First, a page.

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Sox's Danks Shows Good Pitching Beats Good Hitting

If the Sox can keep getting outstanding pitching like John Danks gave them on Wednesday night, they'll be able to hold off the Twins.

Three hours before he threw his first pitch Wednesday, John Danks wasn't relishing the hot, humid weather conditions in which he'd soon work. And he's from Austin, Tex, where the mercury nudges 100 regularly from May to September amid the same kind of sultry air Chicago has been

What gives? Danks said he's pitched in Chicago and its much more frigid climes -- save for the occasional summer hot spell -- and had gotten used to Windy City weather, having lost his old 100-degree mid-Texas mound touch.

Well, eight innings, one run allowed, seven strikeouts and 116 sweltering pitches later, Danks had mastered the Twins, who had been as torrid as the weather. The lefty reversed both team and personal momentum. The Sox had lost four in a row while the Twins were on an 18-7 run that had swiped first place from the Sox after they had been on top for an entire month. And Danks himself had hardly fooled the Twins -- he had a 5.28 career ERA against them, the exception being a 1-0 victory in the famed "blackout" play-in game dueling Nick Blackburn in 2008.  Even in a July 15 victory at Target Field, he had given up six runs in six innings.

The Sox needed a lock-down outing from Danks in the worst way. Their offense had gone into a slumber, while Freddy Garcia's batting-practice pitches served up to the Twins Tuesday had set the wrong tone for this six-game dog-days showdown between the AL Central contenders. Garcia's outing hardly could have been called "pitching," even though the Twins had praised the ex-fireballer's in-and-out craftsmanship before they took their whacks at him.

A pitcher with great stuff like Danks can slow down, if not stop, the powerful Twins. That augers well for tonight's scheduled starter, Gavin Floyd. The Sox do have an edge on the Twins in starting pitching and are likely equals when bullpens are compared. The Twins' lineup is deeper, especially when Justin Morneau, still recovering from a concussion, comes back. But, as stated a few hours ago, Ozzie Guillen is nuts if he gives Garcia another start against the Twins. Edwin Jackson and his quality, plus stuff have to take the mound.

Danks' outing  had to share co-billing with another Guillen standup comedy routine before the game. He came off like the Twins' No. 1 fan, claiming they've had good teams all the way through since 1985, his AL Rookie of the Year season as a Sox shortstop (there were some dreadful Tom Kelly teams from 1994 to 2000, Andy MacPhail's legacy after he left to improve the Cubs slow, steadily and unspectacularly).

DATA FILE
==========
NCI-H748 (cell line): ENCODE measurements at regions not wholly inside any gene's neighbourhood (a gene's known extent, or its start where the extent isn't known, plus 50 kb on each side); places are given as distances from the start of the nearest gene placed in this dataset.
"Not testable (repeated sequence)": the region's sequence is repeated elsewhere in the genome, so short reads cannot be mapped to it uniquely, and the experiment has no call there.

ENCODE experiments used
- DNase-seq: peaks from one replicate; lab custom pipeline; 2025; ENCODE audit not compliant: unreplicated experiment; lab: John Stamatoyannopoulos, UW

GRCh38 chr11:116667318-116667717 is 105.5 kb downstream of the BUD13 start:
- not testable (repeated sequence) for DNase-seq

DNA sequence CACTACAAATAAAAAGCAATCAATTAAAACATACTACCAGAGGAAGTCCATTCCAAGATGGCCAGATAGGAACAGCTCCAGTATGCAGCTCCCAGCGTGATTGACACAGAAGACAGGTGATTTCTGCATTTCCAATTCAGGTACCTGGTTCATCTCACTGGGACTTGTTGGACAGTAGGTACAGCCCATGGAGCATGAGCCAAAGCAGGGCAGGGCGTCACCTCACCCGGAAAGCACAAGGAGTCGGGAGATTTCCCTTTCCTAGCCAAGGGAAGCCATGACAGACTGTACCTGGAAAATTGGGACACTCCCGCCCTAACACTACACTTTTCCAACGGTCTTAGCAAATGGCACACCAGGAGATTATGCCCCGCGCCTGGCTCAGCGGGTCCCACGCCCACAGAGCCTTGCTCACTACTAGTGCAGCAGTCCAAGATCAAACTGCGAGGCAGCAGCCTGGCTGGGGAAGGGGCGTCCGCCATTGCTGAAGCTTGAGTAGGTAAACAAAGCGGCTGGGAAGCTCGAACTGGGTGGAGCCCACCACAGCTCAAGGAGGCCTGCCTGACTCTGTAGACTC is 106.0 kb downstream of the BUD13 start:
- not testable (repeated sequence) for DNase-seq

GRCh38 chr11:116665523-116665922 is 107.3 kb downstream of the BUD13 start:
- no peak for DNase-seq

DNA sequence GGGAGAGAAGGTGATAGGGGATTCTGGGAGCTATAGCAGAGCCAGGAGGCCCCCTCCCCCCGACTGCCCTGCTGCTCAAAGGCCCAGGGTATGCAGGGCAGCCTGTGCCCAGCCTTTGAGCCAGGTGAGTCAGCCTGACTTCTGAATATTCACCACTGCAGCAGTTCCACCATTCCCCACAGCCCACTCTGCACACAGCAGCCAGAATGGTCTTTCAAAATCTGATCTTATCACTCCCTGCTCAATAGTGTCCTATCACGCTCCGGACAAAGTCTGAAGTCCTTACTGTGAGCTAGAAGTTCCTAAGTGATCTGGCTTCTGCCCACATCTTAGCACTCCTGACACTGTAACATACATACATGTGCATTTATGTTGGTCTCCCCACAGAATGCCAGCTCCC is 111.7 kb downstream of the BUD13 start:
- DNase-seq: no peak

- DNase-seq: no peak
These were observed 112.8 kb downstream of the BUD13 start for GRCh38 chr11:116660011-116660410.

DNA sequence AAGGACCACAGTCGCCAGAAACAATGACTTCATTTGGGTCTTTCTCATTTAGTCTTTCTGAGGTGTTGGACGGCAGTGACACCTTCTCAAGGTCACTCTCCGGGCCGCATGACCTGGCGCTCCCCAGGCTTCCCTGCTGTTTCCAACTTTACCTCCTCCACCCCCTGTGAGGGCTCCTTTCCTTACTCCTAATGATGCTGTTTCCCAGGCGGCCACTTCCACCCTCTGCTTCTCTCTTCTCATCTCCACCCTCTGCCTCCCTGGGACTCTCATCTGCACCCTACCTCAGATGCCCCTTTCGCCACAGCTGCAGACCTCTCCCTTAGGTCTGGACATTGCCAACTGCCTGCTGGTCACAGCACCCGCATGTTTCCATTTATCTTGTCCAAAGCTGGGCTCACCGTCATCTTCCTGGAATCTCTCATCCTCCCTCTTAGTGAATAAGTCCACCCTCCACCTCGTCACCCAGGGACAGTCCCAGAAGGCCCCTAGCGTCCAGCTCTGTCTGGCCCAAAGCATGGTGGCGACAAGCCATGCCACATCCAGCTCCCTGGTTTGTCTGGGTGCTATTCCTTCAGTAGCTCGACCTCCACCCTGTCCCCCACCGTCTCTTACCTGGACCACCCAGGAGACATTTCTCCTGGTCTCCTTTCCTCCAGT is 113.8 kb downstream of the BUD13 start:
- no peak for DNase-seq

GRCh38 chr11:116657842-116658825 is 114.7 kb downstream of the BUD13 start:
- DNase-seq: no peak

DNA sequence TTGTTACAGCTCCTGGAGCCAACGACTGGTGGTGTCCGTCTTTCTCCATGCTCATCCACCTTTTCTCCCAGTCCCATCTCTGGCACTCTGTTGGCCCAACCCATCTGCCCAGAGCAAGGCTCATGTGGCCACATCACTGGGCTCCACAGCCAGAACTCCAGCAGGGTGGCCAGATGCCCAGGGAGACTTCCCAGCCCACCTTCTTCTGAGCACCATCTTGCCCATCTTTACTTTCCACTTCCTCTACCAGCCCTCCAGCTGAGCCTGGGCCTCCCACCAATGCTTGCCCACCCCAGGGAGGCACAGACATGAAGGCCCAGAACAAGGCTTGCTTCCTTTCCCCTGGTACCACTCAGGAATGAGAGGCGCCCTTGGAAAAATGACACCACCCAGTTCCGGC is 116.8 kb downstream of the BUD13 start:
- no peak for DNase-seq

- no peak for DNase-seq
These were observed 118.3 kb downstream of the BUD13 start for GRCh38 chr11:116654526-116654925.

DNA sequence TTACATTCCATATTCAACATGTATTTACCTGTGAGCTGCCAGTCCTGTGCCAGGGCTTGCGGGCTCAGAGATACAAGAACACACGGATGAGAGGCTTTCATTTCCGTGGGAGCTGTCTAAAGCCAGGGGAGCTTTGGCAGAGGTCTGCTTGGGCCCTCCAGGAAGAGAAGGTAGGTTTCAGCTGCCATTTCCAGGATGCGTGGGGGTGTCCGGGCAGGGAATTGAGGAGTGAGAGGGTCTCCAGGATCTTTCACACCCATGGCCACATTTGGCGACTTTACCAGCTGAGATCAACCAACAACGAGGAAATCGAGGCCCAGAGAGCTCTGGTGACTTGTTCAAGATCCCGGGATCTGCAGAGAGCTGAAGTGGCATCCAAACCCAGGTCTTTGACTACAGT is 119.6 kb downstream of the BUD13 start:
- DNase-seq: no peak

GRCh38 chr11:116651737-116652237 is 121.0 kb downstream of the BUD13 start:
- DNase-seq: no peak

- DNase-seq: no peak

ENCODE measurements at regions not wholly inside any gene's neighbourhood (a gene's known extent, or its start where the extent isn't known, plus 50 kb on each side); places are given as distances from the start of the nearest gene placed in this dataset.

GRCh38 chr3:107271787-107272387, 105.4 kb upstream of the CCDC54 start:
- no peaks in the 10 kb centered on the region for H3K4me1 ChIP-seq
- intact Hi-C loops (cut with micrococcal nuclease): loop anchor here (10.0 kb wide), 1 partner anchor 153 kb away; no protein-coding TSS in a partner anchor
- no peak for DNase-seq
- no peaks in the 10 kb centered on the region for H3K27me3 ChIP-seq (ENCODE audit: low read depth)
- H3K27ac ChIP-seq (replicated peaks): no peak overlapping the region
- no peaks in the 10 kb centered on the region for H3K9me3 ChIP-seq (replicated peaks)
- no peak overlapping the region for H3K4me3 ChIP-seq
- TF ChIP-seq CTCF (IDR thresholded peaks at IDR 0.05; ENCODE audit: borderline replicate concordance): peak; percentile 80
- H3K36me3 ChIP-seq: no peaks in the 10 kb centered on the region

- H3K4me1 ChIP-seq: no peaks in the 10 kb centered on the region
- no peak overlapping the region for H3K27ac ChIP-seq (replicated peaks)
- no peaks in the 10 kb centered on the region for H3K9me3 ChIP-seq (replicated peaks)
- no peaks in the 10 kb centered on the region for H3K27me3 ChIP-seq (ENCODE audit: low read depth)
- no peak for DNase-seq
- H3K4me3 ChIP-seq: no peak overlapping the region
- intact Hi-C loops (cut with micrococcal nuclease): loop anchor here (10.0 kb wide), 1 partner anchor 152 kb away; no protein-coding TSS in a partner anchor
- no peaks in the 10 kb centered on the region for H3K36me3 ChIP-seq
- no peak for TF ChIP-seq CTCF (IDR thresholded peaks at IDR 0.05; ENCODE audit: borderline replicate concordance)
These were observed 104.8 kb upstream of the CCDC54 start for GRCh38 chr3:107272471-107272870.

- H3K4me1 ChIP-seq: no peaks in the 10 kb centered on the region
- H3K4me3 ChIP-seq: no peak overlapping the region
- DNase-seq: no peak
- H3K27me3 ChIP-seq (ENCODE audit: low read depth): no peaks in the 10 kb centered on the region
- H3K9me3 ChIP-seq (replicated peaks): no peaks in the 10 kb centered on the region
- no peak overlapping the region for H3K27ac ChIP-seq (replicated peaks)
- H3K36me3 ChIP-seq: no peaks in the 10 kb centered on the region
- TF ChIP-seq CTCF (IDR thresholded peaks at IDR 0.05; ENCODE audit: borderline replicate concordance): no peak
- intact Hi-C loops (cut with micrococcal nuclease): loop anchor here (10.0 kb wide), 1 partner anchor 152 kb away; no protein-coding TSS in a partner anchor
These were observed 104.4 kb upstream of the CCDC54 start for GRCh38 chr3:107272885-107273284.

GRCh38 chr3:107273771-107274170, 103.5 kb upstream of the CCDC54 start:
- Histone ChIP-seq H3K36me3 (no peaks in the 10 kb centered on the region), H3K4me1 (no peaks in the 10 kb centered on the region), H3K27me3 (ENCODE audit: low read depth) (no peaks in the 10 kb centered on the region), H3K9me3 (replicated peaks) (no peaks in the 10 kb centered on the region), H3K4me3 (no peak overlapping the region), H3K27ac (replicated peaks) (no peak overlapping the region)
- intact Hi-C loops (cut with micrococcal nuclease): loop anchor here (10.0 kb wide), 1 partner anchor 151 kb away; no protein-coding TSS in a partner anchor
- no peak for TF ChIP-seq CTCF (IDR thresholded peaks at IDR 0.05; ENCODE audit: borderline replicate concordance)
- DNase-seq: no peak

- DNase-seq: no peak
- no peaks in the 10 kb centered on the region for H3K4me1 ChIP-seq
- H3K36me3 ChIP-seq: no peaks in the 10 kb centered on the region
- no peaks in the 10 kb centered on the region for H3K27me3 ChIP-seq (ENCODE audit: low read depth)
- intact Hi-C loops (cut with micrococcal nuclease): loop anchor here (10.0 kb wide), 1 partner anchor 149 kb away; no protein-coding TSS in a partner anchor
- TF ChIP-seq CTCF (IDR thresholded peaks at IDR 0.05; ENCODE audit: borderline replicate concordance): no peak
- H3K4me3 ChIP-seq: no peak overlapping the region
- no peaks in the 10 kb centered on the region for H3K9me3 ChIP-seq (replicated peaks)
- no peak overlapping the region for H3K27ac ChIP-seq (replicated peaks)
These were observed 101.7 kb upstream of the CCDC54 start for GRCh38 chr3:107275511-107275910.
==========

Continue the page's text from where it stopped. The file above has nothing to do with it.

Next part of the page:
Guillen annointed a new center fielder for the Twins named "Swan."  No relation to Craig Swan, the old Mets pitcher whom Twins manager Ron Gardenhire, an old Met himself, knows. He might have meant Denard Span, but like old Mayor Daley, listen to what I mean, not what I say. Guillen called Michael Cuddyer the most underrated player in baseball -- hey, he must know Cuddyer also wants to pitch in addition to his infield and outfield work. And, last but not least, Guillen tried to retire his trademark nickname of "pirahnas" for the Twins. Cuddyer defined northwest Indiana native Jason Repko as a newly-arrived "outfield pirahna," so the nickname still applies.

Guillen is like a wind sock. He changes every day. On Tuesday he said he'd keep Carlos Quentin down in the lineup to take pressure off the slumping slugger. Quentin homered. On Wednesday, Quentin was moved back up to No. 5. He homered again. Maybe Quentin will bat No. 2 Thursday.

Stay tuned to what Ozzie says. That's why, they say, baseball is unpredictable. Fortunately, you can get a better bead on consistency by watching a Danks performance. It came at just the right time. Two more just like that against the Twins this season (please, not another game No. 163) will get his manager talking postseason baseball than hero worship of his division rivals.